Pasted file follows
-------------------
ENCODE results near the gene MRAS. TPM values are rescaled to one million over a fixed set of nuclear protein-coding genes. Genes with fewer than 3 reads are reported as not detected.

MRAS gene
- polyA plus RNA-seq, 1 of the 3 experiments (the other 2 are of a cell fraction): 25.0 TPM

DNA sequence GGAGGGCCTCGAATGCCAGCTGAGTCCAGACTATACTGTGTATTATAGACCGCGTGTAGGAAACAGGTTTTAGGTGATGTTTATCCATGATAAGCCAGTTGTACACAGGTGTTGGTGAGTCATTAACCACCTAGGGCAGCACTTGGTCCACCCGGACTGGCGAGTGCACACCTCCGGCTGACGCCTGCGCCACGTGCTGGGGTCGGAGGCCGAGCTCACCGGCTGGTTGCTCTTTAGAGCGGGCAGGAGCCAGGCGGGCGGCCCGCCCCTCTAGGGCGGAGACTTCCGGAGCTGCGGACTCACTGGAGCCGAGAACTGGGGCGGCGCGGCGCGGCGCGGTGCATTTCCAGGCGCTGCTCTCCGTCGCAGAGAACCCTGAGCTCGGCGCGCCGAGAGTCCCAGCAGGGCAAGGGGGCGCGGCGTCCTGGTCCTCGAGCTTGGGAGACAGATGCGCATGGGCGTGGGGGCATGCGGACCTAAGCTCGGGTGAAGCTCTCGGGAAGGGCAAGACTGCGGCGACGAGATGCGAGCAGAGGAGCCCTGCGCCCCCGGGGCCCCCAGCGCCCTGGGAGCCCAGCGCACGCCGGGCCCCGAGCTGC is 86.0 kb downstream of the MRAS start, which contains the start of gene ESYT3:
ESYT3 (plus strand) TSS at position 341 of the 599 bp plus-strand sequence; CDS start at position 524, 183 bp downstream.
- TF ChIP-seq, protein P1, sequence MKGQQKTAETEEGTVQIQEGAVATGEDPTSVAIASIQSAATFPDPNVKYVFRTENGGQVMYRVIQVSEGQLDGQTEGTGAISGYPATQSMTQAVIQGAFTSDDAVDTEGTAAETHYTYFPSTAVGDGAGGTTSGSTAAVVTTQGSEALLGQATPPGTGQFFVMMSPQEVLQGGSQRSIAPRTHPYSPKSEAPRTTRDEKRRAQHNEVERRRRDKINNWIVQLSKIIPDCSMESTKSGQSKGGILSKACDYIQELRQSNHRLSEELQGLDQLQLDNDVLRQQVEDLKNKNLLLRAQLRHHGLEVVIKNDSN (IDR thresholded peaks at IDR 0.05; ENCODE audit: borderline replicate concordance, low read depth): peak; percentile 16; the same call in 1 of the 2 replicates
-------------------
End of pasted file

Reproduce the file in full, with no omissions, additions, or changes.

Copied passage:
ENCODE results near the gene MRAS. TPM values are rescaled to one million over a fixed set of nuclear protein-coding genes. Genes with fewer than 3 reads are reported as not detected.

MRAS gene
- polyA plus RNA-seq, 1 of the 3 experiments (the other 2 are of a cell fraction): 25.0 TPM

DNA sequence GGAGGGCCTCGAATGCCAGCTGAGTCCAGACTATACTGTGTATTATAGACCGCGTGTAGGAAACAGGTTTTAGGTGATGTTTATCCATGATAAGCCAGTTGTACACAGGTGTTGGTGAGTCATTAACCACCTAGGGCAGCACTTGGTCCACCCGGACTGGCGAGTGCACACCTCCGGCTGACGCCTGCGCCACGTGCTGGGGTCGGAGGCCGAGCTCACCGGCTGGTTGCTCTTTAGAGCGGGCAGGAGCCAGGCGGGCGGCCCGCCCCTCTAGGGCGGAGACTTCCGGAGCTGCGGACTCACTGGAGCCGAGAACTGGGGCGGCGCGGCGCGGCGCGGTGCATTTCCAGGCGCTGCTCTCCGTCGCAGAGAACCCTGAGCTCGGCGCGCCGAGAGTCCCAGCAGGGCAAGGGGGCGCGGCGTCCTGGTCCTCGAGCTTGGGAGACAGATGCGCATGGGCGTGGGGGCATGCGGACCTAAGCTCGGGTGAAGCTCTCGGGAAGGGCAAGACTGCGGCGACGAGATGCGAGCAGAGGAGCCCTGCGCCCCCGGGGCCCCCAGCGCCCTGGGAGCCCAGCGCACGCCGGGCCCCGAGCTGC is 86.0 kb downstream of the MRAS start, which contains the start of gene ESYT3:
ESYT3 (plus strand) TSS at position 341 of the 599 bp plus-strand sequence; CDS start at position 524, 183 bp downstream.
- TF ChIP-seq, protein P1, sequence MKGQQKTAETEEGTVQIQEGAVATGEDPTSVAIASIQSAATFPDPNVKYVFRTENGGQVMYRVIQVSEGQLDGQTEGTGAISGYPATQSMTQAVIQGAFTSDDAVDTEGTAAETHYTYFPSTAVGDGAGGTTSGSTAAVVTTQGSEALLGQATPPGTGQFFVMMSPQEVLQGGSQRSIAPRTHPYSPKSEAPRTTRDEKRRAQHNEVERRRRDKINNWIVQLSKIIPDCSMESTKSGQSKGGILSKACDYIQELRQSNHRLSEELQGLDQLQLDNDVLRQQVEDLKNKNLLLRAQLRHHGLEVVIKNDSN (IDR thresholded peaks at IDR 0.05; ENCODE audit: borderline replicate concordance, low read depth): peak; percentile 16; the same call in 1 of the 2 replicates